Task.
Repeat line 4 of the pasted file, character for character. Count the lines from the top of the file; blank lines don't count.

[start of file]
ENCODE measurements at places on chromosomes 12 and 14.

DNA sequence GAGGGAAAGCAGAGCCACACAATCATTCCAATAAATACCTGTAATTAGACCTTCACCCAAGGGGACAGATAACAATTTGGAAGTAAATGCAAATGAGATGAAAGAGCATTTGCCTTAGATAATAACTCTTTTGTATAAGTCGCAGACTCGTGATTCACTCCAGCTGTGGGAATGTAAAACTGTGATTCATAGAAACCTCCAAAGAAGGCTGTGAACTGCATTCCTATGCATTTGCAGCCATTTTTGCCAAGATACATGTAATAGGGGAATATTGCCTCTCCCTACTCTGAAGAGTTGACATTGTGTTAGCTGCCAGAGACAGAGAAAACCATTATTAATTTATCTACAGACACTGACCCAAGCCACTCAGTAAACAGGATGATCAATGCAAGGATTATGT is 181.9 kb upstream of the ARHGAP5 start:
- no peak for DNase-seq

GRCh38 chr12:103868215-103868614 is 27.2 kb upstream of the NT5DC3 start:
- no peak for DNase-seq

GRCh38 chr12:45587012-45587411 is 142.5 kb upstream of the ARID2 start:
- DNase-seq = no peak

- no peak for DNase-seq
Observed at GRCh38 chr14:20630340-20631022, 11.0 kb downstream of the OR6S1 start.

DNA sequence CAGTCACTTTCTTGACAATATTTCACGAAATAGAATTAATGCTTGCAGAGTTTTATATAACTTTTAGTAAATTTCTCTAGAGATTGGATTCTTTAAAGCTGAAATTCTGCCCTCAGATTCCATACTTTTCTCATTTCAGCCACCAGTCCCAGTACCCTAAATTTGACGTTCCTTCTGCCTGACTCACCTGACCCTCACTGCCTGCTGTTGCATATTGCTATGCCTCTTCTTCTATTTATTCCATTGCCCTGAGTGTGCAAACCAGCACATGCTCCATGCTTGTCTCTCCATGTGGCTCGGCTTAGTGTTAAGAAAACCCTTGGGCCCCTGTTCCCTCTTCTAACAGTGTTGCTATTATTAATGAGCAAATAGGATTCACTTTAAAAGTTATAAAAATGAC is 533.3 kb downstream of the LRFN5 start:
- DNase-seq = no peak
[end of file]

GRCh38 chr12:103868215-103868614 is 27.2 kb upstream of the NT5DC3 start: